In my last blog, I talked about how the scientific methodology, and by extension open source processes, can help attract superbly talented people. Hence, "the next Einstein."
Now let's get more specific. Whether you are a traditional closed source software vendor, a dual open/proprietary license vendor, or an open source project, these are the things you should do to attract talented developers:
- Make it possible for as many people as possible to participate in your product's development. This means not just making it possible for them to view the source code but also providing tutorials and documentation to help them work with it.
- Make it possible for a large group to work together remotely. Ths means setting up code repositories, mailing lists, and issue trackers and then using them. Encourage input and give feedback. Start potentially contentious yet always civilized discussions.
- Train the group to work asynchronously. Each member of the group should be able to work on a small part of the project independently, without direct supervision or even contact with the rest of group.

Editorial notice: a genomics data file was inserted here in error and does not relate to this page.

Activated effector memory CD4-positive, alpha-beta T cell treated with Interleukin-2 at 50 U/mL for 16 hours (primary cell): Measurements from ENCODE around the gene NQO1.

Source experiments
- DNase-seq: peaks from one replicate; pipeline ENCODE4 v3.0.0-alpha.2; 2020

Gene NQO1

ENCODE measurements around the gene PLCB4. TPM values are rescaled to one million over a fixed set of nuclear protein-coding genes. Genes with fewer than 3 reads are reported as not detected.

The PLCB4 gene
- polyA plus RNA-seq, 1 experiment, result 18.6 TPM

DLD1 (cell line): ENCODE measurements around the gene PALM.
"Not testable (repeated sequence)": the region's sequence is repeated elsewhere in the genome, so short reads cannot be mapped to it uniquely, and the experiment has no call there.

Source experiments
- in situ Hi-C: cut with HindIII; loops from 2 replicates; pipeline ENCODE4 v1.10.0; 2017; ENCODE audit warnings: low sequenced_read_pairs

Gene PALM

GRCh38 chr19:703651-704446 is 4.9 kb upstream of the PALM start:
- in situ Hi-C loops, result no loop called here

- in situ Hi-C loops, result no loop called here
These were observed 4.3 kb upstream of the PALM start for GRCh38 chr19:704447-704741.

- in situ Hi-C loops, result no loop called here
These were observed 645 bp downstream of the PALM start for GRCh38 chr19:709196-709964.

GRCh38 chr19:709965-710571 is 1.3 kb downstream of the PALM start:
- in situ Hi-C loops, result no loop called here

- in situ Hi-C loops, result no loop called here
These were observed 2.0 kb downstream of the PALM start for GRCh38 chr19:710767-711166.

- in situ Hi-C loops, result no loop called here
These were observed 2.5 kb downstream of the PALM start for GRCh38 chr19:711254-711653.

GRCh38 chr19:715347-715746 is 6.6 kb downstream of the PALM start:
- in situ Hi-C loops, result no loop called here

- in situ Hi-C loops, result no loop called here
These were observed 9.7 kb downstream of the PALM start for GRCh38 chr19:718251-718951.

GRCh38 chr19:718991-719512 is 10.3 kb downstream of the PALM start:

- Encourage contributions of all sizes from the group. Sometimes, great ideas come in small packages (like Einstein's papers on special and general relativity, for example.)
- Institute rigorous peer review. Don't hold a popularity contest, but instead to encourage input from as many people as possible so your core review or committers' group can find the right answer.
- Recognize your contributors.
Through this process, you can unleash the talent and creativity of a community far larger than your own company can bring together.
And you just might find the next Einstein.